Digital Materials as Design Materials

Here are some further notes (once again; NOTES, sometimes a bit vague) from the 2005 ICT and the Humanities Summer School concerning the final theme, which was Experience Design. This is an area that I had not seriously considered as relevant to my area of research (narrative, language, art) but how wrong I was. I had thought long and hard about materiality, dialogue, and reader response theory but I had never thought in terms of design in regards to these methodologies. The first to take the stand was Jonas L Löwgren, Professor of Interaction Design at Malmö University, Sweden. Good background reading for this is Inspirational Patterns for Embodied Interaction.

lowgren.jpg Jonas LöwgrenLöwgren first stated the title of his presentation was; Digital Materials as Design Materials.In terms of experience design we should be look at the trends in the development of digital materials. IT has gone from being a working tool to a play and everyday situation. The other great trend is media convergence. Information systems are becoming the domain for creative industries where “access to a new kind of channel” is being created through “non-linear stories in broadcast industries”. The primary example of this is the World Wide Web where in a relatively short time there has been a movement from usability to experience. Slide show here: Mosaic (1993) an early browser and Netscape (1994), the first commercial browser. Mosaic was primarily concerned with news on new web servers. The Web is driving the penetration of digital media into general society.

Usability: 1980’s to 90’s
-productivity, efficiency, thru-put, conductivity

Experience: 2000-
-Attractiveness, pleasure, up-take

Human Computer Interaction (HCI): based on usability and ease of use.

Donald Norman and Jakob Nielson (usability_consultant) are both cited here by Lowgren as practitioners of “Emotional design” in digital contexts.

The term Creative Industry applies to media, games, and more. It is creation of artefacts that have the potential to involve the audience. These artefacts are always used by a whole person and “not just a finger and a nervous system.

The Core Skills of Design:
•Create – generation
•Assess – judge value

Being creative is not difficult, but critical assessment is equally vital and both must proceed in parallel. This involves the articulation of assessment knowledge.
Looking at a scale of generation with fictional end points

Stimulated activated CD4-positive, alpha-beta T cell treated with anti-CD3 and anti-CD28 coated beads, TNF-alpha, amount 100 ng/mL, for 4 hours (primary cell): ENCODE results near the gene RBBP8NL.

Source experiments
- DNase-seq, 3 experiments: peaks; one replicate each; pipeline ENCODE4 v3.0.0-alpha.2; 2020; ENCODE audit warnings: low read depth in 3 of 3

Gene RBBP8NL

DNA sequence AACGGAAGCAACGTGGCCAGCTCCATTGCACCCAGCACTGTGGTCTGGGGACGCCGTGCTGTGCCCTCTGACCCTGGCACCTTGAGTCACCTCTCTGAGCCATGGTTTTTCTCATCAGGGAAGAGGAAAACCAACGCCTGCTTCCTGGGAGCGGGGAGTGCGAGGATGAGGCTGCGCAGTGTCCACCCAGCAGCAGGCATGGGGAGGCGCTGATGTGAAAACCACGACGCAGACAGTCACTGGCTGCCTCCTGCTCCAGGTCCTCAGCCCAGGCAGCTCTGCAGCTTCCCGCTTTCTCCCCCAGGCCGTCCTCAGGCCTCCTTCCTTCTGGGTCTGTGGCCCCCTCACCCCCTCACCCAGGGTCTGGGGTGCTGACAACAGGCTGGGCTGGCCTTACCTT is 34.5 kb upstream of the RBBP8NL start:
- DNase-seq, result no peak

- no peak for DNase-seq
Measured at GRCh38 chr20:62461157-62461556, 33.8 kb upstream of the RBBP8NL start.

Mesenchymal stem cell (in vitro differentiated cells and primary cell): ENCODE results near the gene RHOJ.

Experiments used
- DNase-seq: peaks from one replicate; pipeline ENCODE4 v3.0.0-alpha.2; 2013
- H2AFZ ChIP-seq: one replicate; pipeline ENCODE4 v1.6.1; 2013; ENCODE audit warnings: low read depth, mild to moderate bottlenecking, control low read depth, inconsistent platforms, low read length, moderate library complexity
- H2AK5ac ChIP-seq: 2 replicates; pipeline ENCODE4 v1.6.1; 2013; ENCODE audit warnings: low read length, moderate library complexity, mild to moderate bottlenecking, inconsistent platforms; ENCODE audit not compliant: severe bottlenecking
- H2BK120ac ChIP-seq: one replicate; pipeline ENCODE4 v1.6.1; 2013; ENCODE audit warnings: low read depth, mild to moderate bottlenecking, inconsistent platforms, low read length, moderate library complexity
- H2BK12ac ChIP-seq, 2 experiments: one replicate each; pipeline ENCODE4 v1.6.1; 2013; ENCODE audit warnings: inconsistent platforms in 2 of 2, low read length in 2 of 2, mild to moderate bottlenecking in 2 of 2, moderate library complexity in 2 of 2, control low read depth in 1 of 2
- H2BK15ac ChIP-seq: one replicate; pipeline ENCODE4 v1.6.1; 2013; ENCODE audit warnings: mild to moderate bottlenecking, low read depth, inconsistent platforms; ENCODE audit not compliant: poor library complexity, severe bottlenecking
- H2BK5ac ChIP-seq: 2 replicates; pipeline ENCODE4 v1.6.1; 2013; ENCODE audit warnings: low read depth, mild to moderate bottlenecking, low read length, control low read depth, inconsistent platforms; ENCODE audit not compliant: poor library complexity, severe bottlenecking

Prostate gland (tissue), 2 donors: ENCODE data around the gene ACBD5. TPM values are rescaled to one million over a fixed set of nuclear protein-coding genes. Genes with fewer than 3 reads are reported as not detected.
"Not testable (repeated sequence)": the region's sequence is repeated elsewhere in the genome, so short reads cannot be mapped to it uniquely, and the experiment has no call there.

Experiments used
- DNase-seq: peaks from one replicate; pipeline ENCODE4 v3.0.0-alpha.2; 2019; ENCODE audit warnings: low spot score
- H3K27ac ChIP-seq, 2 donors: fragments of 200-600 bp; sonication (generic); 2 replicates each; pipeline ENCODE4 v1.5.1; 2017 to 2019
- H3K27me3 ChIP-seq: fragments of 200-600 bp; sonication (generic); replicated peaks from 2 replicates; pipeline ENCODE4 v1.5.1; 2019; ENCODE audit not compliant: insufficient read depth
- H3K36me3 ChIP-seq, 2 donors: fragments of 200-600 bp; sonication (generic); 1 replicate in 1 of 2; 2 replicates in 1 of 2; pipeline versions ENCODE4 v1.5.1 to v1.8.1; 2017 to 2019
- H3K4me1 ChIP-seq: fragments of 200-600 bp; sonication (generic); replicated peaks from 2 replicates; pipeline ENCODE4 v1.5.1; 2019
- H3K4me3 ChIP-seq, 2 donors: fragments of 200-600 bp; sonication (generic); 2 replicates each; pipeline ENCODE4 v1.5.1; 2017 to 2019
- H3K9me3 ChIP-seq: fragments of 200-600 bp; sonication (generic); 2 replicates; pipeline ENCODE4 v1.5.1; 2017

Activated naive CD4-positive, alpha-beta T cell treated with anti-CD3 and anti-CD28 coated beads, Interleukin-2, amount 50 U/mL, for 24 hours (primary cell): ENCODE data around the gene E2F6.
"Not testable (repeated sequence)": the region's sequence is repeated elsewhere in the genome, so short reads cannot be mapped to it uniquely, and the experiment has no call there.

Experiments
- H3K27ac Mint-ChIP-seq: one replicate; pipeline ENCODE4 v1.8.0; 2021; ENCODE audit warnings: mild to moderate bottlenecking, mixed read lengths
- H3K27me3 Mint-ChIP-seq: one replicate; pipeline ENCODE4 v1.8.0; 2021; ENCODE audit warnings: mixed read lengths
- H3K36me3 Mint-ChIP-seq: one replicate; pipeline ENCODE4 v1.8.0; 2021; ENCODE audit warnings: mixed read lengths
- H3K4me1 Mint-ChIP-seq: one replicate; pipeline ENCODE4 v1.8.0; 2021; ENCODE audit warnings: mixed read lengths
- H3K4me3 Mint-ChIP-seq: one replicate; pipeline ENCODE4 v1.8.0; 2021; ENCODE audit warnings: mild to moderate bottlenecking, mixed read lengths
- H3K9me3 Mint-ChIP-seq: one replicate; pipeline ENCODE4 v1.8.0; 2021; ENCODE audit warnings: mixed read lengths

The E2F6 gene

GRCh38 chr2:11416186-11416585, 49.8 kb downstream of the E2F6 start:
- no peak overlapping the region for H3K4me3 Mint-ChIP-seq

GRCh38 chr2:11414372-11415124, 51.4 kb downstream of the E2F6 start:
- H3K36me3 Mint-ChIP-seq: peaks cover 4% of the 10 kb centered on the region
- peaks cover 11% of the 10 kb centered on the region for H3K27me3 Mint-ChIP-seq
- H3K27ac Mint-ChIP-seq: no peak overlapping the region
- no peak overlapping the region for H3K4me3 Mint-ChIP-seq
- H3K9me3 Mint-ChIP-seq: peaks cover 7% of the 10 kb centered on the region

1. Object
2. Knowledge Universal
3. Is it good to use?
– must be specific to object.
4. Object
1. Object
2. Knowledge Universal
3. Is it good to use?
– must be specific to object.
4. Object
1. Object
2. Knowledge Universal
3. Is it good to use?
– must be specific to object.
4. Object

And so on……………………………………………………………….

This results in mid-range knowledge concepts. It is design specific and there it is possible to identify genres or domains.


-Para functionality



-personal correctness
-social actability

Object: the characters of immediate handling of the digital system:
Immersion – Osmose (1995) by Char Davies provides a sense based reality from a digital system through retinal invasion.
Osmose by Davies is heavily premised on body engagement with y plane navigation within the virtual environment being navigated by body angel. Elevation is controlled through a system of breath monitoring from a wearable device. The level of immersion created in this piece was “totally unparalleled in other virtual systems”. Shifting body weight and breathing as navigational requirements were closer to the primary state. “Less is more in immersion!” and keeping a sense of presence as a result. In the case of presence one should not expect conclusions.
Presence: “Geographically not in touch but sharing a state.”
Pliability (as character of immediate handling of the digital system) is a data based visualization example of presence. Reflexivity must be precise, temporally exact. Serendipitous discovery should not be ignored.

Interaction techniques should lead to dynamic queries. Some examples:
Sens-A-Patch. (Lowgren 2001) An experimental interaction technique supporting spatial memory and exploiting the seductive qualities of pliable interaction. Applications include web bookmarks, presentation slides, file systems and more. as a visualization engine it fulfils the premise that interaction should lead to dynamic queries.

Fluency: Multiple streams of simultaneous information. Some examples:

Riding the Net
(2001) by Roberto Lopez Gulliver.
Voice recognition image search with kinetic results displayed on a touch screen.